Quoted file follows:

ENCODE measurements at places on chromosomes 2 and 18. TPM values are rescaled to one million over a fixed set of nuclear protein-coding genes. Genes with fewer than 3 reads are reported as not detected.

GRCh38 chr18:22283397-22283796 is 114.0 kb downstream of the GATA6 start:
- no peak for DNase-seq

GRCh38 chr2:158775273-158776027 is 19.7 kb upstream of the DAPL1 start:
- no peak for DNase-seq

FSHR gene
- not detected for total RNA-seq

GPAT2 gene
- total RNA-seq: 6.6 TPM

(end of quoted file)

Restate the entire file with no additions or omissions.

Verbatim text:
ENCODE measurements at places on chromosomes 2 and 18. TPM values are rescaled to one million over a fixed set of nuclear protein-coding genes. Genes with fewer than 3 reads are reported as not detected.

GRCh38 chr18:22283397-22283796 is 114.0 kb downstream of the GATA6 start:
- no peak for DNase-seq

GRCh38 chr2:158775273-158776027 is 19.7 kb upstream of the DAPL1 start:
- no peak for DNase-seq

FSHR gene
- not detected for total RNA-seq

GPAT2 gene
- total RNA-seq: 6.6 TPM